Flip phones, vintage selfies and kitschy graphic design: Meet 1413 magazine, a “tickle fight” with Chinese culture

Turn back time to the start of the millennium. There's a flip phone in your hand and you take a selfie. Welcome to the latest issue of 1413.

15 April 2020

“Do you want something fresh and actually from China?” This is the question that rings out in a sing-song American twang. “Introducing 1413 magazine, the reeeeeal magazine made in China, explore authentic Chinese stories in diverse visual narratives,” the cheesy narrator continues in the satirical film that is the actual (and all round fantastic) visual introduction to this mag. A bilingual “tickle fight with Chinese culture”, 1413 is a nostalgic throwback to 90s pop culture – flip phones, kitschy selfie glamour, you get the picture – mixed with original graphic design and editorial content.

Founded by Zeng Lishan, otherwise known as Lisa, and Wu Yijing, otherwise known as Echo, the pair met while studying graphic design at the Beijing Institute of Fashion Technology. 1413 started out as a college press in 2015, when the founders were roommates. Though their university was “a pretty cool art school” in their eyes, it was not reflected into the official school journals, which Lisa says were “soooo boring”; full of irrelevant information or politics and not at all reflective of the creativity flourishing through its halls.

Lisa and Echo wanted a different kind of mag, one that showed the individuality of the students, and with this in mind, they applied for funds through the school, and decided to make their own publication, incidentally in Room 1413. And yes, that is where the name came from. “That was the most productive time for us,” recalls Echo, who is now finishing up a master’s degree at the School of Visual Art’s in New York. And it certainly was busy. Together, Lisa and Echo created four issues of the mag before their graduation in 2017. All issues sold out, swiped off the shelves of the campus bookstore, and the virtual shelves of the online store.

The first four issues covered issues as far and wide as life after art school, to the secret break-up stories of current students. They delved into some of the faculty’s most interesting departments, profiled a cosplayer and dancer that used to attend, discussed the financial difficulties of being a designer, and, very juicily, explored the landscape of love on campus. After they graduated however, everything changed. For one, Lisa and Echo no longer lived in the same city. While Echo was in New York, Lisa went back to her home city of Shenzhen, and started working as a brand designer.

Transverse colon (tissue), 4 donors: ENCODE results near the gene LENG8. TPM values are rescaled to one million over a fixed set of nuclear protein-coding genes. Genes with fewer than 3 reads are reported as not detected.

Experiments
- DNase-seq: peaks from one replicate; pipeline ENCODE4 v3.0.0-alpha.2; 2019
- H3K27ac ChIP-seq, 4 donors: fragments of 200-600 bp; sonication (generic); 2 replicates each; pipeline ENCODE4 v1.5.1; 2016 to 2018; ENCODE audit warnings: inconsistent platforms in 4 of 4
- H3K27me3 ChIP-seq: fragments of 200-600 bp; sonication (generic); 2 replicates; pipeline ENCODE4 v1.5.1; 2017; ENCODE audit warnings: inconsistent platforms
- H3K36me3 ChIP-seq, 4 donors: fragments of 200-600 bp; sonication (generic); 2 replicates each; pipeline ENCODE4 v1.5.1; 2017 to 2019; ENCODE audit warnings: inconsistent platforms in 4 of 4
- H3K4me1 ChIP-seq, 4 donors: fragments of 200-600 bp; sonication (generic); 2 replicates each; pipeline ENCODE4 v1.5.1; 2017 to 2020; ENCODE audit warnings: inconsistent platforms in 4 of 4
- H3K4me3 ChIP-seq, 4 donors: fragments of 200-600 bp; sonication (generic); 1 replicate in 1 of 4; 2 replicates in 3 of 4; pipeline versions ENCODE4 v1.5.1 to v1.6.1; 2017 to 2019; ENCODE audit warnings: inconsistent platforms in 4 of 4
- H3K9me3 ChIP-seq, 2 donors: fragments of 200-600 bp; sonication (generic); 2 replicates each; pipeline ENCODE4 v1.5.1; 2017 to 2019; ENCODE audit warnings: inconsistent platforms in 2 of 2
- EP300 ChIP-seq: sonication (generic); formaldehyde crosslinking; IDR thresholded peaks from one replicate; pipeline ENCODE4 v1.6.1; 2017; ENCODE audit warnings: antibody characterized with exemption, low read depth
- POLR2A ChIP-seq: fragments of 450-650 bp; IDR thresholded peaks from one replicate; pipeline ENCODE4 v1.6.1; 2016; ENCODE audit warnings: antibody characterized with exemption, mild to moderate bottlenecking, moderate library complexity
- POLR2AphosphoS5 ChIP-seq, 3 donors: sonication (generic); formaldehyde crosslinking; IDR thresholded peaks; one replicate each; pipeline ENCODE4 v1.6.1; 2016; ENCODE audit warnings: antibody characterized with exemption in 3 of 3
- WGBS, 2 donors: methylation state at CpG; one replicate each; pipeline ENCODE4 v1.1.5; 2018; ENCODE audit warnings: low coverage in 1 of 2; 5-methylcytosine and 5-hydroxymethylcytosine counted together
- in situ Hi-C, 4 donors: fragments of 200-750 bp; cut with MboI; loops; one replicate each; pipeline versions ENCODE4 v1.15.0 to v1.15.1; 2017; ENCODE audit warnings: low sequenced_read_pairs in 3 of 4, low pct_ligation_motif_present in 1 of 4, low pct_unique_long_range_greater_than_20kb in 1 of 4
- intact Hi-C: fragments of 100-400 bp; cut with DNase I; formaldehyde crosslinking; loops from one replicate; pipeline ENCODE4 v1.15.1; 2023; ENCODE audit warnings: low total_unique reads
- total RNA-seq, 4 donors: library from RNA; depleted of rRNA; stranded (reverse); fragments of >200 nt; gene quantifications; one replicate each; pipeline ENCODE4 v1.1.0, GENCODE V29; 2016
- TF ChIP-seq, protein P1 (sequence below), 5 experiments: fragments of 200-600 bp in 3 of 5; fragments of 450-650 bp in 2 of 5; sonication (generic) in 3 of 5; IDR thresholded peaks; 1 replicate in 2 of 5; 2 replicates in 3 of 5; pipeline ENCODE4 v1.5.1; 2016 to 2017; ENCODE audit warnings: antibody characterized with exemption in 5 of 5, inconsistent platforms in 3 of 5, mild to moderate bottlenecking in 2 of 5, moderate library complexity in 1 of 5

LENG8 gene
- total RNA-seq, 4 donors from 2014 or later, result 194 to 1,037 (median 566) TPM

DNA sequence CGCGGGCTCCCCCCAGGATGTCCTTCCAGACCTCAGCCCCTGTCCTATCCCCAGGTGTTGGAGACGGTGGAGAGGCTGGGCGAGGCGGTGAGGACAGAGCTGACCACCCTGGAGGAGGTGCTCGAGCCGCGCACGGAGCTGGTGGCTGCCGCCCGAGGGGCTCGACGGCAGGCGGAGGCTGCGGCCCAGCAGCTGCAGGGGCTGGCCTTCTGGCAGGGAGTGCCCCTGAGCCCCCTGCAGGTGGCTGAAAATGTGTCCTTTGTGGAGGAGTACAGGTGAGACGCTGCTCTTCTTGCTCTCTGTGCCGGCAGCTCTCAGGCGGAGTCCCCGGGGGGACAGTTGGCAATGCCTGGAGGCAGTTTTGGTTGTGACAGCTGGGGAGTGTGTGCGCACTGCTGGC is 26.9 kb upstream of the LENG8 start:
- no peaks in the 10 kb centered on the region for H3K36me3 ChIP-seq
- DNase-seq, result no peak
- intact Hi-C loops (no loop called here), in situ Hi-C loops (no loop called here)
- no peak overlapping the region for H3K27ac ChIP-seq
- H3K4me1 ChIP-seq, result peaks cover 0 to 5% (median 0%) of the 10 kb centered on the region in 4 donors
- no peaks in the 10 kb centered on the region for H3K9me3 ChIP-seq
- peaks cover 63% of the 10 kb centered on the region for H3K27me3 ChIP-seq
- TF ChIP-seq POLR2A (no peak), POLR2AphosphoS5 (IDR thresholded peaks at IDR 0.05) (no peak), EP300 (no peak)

Plus, they no longer had any funding. On top of their new jobs, not to mention their respective new lives, creating the fifth issue remotely presented a whole new set of challenges. “It was a very confusing time,” adds Lisa “and it took us almost a year to make issue 005, themed on the selfie.” Against the odds of overwhelming work schedules and no financial support, the fifth issue is finally here! It took a lot of phone calls and a lot of evenings as the two founders wrote and edited most of the content from afar.

It didn’t stop them from making the magazine they intended however, and with Echo flying over to Shenzhen for a month to help finish with the printing and shooting technicalities, the latest issue gives rise to the weird and wonderful aspects of the selfie, with a quirky 1413 twist of course. With foil paper for the cover as a makeshift mirror, the Selfie issue remembers the first selfies of the millennium, discusses the influence of beauty apps in China and interviews several artists making work about today’s selfie culture.

“We did everything just the two of us,” reiterates Echo. “We grew up with the company of both magazines and the internet. When the internet was born, it took the responsibility to bring information to us; in turn, print has become this kind of old but fresh media for people who crave something tangible and intentional.” 1413 offers a balance between these two media – it’s a happy place between internet culture and the creative industry, showing an appreciation for Chinese culture through playful design and editorial content.

It’s just the start for 1413, as one day, Lisa and Echo hope the magazine can become a full time occupation rather than a hobby. There are plenty more ideas in the bank that they hope to play out – both in the conceptual and visual sense. And all in all, the two founders hope to play into Chinese visual systems to create a publication that feels different from any other Western publication, while providing a visual joke here and there, too.

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About the Author

Jyni Ong

Jyni joined It’s Nice That as an editorial assistant in August 2018 after graduating from The Glasgow School of Art’s Communication Design degree. In March 2019 she became a staff writer and in June 2021, she was made associate editor.

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